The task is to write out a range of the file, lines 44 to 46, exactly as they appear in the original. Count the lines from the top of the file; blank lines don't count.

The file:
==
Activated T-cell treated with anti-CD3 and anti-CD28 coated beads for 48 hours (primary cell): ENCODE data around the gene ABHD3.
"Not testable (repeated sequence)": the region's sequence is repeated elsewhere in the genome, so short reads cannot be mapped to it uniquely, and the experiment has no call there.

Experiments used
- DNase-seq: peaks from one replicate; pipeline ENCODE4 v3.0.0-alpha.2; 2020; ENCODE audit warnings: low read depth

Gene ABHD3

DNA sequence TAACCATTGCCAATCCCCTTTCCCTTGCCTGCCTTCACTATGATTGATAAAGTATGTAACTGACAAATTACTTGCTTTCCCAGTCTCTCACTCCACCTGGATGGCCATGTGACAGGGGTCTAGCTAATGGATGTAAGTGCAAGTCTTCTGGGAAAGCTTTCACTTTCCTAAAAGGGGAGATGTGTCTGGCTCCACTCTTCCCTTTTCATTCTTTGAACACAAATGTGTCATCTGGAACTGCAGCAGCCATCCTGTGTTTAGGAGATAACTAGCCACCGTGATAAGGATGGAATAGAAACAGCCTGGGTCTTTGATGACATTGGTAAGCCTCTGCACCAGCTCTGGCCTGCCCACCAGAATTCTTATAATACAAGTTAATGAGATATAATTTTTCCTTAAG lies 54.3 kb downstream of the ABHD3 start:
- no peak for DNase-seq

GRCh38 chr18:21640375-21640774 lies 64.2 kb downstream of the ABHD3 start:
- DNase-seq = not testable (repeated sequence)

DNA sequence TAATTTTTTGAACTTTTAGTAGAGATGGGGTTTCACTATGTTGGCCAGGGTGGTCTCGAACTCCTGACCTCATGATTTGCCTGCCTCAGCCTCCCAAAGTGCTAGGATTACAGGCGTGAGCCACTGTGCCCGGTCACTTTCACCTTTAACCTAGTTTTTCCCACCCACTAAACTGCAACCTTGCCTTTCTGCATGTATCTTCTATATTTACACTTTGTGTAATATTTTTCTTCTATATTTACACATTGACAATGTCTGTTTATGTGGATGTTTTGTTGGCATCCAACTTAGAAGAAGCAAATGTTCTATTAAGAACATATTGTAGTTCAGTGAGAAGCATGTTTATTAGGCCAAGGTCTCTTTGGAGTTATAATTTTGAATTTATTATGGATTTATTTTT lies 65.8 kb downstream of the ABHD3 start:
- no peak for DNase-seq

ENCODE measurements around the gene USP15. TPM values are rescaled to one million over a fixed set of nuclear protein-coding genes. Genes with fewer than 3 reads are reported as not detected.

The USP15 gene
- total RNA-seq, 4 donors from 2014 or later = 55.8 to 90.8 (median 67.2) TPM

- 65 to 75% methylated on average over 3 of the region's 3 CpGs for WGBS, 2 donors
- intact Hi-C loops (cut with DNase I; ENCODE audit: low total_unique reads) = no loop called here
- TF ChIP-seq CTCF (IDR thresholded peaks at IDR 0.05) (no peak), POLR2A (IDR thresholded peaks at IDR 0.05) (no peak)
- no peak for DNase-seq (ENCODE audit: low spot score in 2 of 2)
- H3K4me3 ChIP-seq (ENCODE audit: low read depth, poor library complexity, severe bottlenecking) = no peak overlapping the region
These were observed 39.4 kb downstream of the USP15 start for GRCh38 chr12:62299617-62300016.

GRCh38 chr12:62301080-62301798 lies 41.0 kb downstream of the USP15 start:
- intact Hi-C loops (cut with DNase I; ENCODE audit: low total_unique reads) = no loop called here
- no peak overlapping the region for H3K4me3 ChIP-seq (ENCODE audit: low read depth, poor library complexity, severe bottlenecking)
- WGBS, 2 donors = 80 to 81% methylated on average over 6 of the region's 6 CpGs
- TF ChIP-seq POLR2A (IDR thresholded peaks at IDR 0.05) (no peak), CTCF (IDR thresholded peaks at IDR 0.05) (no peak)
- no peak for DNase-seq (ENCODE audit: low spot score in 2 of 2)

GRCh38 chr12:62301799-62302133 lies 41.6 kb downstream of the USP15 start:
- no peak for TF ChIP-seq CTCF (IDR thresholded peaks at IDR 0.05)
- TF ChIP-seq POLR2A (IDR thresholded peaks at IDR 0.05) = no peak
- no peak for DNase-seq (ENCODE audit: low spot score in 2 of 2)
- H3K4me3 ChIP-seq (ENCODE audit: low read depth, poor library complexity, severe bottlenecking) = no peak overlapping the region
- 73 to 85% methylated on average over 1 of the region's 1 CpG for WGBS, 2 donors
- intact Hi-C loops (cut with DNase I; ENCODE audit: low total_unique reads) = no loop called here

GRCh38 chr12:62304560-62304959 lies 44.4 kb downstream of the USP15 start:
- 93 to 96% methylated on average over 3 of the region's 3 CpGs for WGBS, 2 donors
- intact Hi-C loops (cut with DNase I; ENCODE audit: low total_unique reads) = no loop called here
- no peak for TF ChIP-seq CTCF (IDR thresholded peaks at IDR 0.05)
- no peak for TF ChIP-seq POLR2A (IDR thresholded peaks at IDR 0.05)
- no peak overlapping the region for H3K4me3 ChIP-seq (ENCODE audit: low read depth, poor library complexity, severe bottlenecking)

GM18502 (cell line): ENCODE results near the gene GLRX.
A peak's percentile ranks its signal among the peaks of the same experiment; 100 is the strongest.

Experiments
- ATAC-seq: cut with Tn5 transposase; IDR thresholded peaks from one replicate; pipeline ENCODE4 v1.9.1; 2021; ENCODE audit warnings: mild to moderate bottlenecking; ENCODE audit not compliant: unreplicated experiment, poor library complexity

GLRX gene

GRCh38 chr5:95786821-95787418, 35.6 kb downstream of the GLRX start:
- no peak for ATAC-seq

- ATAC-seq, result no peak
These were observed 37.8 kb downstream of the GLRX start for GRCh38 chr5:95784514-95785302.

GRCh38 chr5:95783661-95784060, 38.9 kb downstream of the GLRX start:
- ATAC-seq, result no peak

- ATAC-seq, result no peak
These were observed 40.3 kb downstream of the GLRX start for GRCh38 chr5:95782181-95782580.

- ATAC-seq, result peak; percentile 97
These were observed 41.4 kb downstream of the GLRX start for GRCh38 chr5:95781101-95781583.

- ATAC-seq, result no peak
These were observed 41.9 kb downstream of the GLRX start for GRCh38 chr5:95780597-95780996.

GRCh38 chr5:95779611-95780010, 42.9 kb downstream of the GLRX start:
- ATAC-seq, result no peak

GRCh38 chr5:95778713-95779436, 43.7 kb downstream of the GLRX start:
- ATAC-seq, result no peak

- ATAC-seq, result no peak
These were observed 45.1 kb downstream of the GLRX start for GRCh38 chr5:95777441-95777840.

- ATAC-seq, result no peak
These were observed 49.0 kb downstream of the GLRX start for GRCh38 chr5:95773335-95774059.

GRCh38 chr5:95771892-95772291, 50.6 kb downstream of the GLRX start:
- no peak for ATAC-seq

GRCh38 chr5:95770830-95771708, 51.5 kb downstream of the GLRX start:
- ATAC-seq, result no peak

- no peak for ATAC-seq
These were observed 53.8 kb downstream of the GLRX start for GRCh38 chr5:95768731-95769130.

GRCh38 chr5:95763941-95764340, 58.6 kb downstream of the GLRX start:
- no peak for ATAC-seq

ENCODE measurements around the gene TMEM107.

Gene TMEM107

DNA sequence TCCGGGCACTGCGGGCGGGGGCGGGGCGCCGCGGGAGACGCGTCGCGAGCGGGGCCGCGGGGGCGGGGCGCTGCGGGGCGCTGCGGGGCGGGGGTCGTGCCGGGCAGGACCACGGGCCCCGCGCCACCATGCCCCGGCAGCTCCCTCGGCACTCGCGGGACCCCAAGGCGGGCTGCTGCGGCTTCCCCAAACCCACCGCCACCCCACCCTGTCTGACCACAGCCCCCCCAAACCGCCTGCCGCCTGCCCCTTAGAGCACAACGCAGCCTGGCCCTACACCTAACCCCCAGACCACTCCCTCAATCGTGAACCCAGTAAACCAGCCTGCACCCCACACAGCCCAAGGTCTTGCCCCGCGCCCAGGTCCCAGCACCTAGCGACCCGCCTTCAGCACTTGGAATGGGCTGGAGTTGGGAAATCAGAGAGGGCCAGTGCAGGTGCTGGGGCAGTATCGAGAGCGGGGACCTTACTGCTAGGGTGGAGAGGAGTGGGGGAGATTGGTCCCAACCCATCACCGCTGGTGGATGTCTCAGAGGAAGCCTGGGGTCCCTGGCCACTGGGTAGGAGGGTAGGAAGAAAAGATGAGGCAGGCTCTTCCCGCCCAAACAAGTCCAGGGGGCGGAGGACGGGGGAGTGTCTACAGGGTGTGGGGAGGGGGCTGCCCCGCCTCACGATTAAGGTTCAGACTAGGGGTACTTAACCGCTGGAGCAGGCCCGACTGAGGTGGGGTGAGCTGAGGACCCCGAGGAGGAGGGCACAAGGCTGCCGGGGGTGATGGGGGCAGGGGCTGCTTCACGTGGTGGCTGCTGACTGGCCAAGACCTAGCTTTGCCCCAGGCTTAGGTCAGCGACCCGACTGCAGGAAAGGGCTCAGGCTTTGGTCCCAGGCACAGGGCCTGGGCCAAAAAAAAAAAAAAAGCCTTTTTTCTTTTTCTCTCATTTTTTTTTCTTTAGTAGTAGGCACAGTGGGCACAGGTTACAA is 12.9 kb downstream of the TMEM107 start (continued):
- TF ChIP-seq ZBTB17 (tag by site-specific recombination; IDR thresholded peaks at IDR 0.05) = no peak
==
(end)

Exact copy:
GLRX gene

GRCh38 chr5:95786821-95787418, 35.6 kb downstream of the GLRX start:
- no peak for ATAC-seq